I was having coffee with a friend and we started talking about an experience we both have had at one point or another – ostracism.
Ostracism as it was originally intended was actually a good thing. According to Wikipedia:
“was a procedure under the Athenian democracy in which any citizen could be expelled from the city-state of Athens for ten years. While some instances clearly expressed popular anger at the citizen, ostracism was often used preemptively. It was used as a way of neutralizing someone thought to be a threat to the state or potential tyrant.”
That actually sounds kind of useful and I can think of all kinds of politicians and prospective politicians that should be ostracized. Unfortunately it is not a good thing within the context of community and human relations where it becomes shunning or excommunication.
Within communities it does not typically happen in any organized and conscious sense. Usually it is an instinct that people enact in response to a person or persons that have, in their eyes, done something wrong, something that makes them uncomfortable in that person’s presence.
Effectively we put these people to death.
You know what I mean, you have done this, I have done this. We come to an unconscious conclusion that in order to effectively move forward in a community certain people must die to us.
Practically speaking this can look like the following:
- we no longer acknowledge their presence
- we stop thinking about them
- we talk about them in the past tense (if we talk about them at all)
- we mourn their loss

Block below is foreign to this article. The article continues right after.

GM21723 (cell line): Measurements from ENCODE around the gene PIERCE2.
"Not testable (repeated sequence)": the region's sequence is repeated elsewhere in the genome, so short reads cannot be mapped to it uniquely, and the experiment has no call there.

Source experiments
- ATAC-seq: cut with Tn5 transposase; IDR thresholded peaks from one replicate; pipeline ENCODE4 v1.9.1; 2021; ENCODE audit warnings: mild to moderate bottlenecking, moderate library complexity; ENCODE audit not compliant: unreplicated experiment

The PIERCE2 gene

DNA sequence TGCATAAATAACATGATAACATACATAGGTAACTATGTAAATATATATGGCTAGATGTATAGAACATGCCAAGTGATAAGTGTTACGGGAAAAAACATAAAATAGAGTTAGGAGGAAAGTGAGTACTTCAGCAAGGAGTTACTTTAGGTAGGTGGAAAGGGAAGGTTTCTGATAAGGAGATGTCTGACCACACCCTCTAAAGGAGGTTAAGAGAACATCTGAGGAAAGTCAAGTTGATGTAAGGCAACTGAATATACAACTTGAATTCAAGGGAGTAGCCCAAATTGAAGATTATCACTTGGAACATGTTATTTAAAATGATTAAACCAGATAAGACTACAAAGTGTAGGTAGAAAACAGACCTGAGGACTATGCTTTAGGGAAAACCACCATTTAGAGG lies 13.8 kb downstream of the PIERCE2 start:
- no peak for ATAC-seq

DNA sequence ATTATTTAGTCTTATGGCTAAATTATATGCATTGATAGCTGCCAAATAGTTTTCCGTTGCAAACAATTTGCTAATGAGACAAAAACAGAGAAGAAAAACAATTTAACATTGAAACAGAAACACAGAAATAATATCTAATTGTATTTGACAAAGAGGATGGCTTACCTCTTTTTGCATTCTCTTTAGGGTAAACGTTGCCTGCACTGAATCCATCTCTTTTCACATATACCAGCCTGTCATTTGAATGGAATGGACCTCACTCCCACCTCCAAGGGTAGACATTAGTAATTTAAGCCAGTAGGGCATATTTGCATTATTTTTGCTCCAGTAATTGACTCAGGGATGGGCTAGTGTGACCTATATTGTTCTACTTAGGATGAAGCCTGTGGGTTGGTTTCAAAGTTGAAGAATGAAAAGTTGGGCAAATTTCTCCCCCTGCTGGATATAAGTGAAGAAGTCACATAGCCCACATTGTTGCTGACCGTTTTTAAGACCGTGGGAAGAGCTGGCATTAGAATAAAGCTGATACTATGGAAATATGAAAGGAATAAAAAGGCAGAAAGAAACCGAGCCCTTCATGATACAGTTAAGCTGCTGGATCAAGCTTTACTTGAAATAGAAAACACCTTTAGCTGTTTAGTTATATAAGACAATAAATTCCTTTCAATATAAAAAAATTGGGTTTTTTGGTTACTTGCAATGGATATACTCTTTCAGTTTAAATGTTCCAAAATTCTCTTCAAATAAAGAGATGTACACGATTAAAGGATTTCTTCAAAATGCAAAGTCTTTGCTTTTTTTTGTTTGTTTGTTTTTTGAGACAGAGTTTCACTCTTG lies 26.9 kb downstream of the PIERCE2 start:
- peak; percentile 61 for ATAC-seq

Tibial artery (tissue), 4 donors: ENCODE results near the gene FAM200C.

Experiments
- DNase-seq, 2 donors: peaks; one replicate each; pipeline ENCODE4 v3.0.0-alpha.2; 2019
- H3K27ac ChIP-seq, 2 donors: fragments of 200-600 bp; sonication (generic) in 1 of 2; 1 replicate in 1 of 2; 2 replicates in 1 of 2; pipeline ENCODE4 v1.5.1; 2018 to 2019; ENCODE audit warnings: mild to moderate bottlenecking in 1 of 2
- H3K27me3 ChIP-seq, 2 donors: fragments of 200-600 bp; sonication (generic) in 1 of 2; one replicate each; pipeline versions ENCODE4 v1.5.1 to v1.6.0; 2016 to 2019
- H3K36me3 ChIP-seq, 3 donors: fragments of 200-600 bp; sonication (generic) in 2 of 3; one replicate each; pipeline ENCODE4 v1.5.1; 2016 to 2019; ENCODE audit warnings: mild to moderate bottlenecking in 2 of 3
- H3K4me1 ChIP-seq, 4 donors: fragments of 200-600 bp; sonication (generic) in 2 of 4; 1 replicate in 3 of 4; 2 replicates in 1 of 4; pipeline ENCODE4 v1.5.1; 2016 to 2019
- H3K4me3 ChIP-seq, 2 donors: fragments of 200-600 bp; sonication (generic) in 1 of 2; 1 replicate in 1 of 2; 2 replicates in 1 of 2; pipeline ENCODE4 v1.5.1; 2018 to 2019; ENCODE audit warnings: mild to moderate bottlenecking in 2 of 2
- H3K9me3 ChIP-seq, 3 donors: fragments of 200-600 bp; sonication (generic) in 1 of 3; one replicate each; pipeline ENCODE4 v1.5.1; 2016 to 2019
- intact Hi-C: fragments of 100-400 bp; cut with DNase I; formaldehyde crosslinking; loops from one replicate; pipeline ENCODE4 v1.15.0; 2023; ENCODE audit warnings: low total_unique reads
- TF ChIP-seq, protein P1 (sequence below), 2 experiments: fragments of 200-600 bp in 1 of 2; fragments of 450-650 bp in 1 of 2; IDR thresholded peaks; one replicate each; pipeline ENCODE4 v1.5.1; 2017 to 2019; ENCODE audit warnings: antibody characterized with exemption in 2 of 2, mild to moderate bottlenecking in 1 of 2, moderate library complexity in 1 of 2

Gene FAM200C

- we move forward as if they never existed
We kill them. We kill them in our hearts and in our minds because this is far easier than having to navigate the complex and muddy moral waters of a friend who we feel has betrayed us somehow. It is far easier than maintaining the connection in the face of a community that has put the person to death. We know that we too, if we are not careful, could also be executed.
Usually when we kill people in this way they have the courtesy to oblige us by accepting their death with silence, creeping off to the isolated places the dead go and leaving us alone in ignorant bliss. Sometimes they leave the community because of the awkwardness of it all.
Although I speak of death in a figurative way sometimes this kind of separation leads to actual death for people – being shunned or separated from community can lead to depression and eventually illness and even suicide so that our metaphorical judgement becomes tragically real.
On occasion however the dead do not remain dead. Once and a while the ones we put to death stubbornly continue to walk amongst us and make their presence known. We call such creatures zombies or the undead and they frighten us.
We do not like being in the presence of one we thought dead. Especially the ones we executed. They freak us out and we do not know how to act around them.
If we come into contact with them perhaps we will become unclean – infected with the thing that killed them.
Of course this is all nonsense. The reality is we have no authority over the lives of others and when we kill people in this way we are concocting a fairy tale designed to ease our minds rather than have to deal with the dirty mess of maintaining real community.
Community, in its true form, is messy. Each of us has secretly or not-so-secretly done things that would cause others in the community to ostracize us should they come to learn of them. With this in mind there can be no such thing as community when we are constantly putting each other to death this way…only the disconnected walking dead.
The good news of course is that there is an alternative to putting the ones that discomfort us to death…there is an alternative to ostracism – genuine relationship; the kind of relational community that works hard at keeping one-another alive through the uncomfortable reality of our mutual humanity. Not ignoring the pain others can cause us but dealing with it head on with the intent of preserving one-another.
The next time a friend does something that makes you want to ostracize them consider grace and compassion instead of judgement and perhaps you will find life, where once death wanted to enter.